AMBER saves lives
There are currently 43 AMBER Alert systems in operation—14 statewide, 4 regional and 25 local. There should be plans for many more so that the entire country is covered before the ink has dried on another editorial page.
The AMBER Alert, named after Amber Hagerman, the child abducted and murdered in Texas in 1996, is a partnership between law enforcement and broadcasters in which the Emergency Alert System is used to prompt radio and TV stations to broadcast descriptions of suspected kidnappers and their vehicles. The keys to the system are immediacy and urgency. The more time that passes, the less chance there is of recovery.
Southern California had only launched its program six days earlier when it proved instrumental in the recovery of two teenagers last week, almost certainly saving their lives (the sheriff was convinced the kidnapper was preparing to kill his victims and bury the bodies in the desert). Broadcasters and law enforcement officers can be proud and the rest of us grateful.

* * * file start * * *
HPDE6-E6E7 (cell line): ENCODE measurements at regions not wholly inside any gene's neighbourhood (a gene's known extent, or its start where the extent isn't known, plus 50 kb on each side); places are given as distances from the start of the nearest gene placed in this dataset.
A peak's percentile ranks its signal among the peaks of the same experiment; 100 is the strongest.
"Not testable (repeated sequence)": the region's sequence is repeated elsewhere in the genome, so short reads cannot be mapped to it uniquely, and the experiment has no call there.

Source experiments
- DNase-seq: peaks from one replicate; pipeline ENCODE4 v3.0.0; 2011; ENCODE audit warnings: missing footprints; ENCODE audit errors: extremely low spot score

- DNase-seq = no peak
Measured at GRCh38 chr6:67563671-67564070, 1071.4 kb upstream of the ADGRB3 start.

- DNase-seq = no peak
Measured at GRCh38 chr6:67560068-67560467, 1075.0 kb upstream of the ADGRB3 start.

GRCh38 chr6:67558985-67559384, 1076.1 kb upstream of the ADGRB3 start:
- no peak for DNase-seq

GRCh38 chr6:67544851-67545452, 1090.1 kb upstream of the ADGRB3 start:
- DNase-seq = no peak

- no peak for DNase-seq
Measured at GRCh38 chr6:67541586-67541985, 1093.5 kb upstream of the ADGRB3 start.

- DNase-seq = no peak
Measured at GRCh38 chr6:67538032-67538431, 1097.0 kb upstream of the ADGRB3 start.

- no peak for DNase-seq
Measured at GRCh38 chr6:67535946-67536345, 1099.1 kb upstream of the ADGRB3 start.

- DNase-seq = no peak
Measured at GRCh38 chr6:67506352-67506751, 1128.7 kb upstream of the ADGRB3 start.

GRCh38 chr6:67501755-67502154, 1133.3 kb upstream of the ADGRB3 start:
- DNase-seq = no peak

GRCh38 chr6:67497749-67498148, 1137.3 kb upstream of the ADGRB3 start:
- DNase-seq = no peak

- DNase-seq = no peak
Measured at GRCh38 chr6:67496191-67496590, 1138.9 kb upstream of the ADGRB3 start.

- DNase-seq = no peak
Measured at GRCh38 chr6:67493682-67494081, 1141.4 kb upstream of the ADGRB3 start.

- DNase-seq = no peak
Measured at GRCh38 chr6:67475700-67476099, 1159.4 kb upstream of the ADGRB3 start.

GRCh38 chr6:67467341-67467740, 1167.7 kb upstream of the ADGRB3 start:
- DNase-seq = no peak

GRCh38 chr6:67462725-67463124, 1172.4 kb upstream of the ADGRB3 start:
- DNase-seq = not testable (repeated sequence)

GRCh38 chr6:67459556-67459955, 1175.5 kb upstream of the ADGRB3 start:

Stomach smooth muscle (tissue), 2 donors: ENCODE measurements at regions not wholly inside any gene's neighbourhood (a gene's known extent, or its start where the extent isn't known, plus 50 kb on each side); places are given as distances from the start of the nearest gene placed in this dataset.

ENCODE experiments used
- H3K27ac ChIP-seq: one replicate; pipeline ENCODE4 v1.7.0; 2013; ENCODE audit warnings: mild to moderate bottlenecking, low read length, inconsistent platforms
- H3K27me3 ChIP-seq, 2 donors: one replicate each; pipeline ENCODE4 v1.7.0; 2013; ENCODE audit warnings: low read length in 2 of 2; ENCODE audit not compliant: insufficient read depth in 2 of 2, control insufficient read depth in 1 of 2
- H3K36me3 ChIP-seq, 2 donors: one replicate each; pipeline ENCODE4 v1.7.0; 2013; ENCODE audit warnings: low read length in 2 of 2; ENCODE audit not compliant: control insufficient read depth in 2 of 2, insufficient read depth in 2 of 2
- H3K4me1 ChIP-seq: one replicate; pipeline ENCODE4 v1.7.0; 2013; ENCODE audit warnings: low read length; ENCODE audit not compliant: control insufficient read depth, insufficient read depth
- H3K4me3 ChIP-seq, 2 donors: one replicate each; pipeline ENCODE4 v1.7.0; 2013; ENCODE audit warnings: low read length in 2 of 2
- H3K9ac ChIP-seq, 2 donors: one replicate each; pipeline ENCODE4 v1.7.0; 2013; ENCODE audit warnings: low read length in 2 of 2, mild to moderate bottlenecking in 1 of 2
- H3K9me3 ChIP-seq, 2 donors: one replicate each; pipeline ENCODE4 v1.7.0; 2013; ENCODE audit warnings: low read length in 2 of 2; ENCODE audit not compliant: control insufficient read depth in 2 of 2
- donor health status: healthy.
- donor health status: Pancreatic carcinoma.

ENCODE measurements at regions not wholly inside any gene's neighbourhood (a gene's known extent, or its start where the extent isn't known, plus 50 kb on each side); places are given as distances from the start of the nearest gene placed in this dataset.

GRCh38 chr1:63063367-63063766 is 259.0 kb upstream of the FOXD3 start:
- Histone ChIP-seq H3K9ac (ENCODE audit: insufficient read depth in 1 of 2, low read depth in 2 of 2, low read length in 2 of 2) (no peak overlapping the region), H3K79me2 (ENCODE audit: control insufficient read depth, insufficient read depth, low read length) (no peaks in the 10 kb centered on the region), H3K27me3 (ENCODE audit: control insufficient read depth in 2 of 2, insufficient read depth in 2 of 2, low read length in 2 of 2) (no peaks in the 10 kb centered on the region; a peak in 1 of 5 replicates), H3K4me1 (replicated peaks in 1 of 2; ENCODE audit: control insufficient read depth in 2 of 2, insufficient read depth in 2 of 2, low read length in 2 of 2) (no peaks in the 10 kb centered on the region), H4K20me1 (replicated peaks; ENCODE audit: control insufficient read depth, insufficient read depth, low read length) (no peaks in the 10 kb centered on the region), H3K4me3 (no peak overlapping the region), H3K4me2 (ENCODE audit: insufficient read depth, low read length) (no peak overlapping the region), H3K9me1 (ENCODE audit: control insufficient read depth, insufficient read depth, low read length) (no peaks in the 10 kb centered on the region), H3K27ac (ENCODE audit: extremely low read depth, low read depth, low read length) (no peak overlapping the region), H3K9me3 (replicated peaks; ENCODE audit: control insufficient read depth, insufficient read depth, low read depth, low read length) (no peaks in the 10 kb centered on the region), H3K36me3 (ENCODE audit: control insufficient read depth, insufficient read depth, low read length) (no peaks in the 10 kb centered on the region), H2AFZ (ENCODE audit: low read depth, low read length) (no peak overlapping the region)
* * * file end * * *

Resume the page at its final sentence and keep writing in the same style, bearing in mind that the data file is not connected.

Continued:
According to an account of the capture in the L.A. Times,
someone who had seen the alert provided the first sighting of the suspect's white Bronco. A couple of hours later, "a flagman working on a highway construction site was listening to the radio and heard the AMBER alert. Moments later, he looked up and saw the Bronco pass by, a California Highway Patrol official said. He scraped the license number into a nearby patch of dirt and called CHP dispatch." Another tip from an animal-control officer pinpointed the location and the kidnapper was caught and killed, his victims shaken but alive.
Anyone wishing information on starting an AMBER program should log on to www.missingkids.com (The National Center for Missing and Exploited Children), click on the AMBER Alert logo, then on AMBER alert kit.
I pledge allegiance…
Our first take on the Securities and Exchange Commission's new CEO/CFO pledge of fiscal allegiance was that it was overkill in the public hoops-and-hurdles department. But on second thought, we grew fonder of the measure, particularly if it produces even an eyelash-width's more confidence in the companies that drive the financial markets.
Pledges started coming in to the SEC last week from 947 publicly traded companies, including some big media players, whose CEOs and CFOs must swear the numbers—10Ks, 10Qs and the like—are accurate, to the best of their knowledge, so help me Alan Greenspan.
That sworn statement means that when large companies collapse and take us poor 401(K) types with them, ignorance can provide no shield to those making the big bucks to run the show. That should go without saying, of course, but apparently it hasn't. So now, for our sakes, they've got to say it. For their sakes, they had better mean it.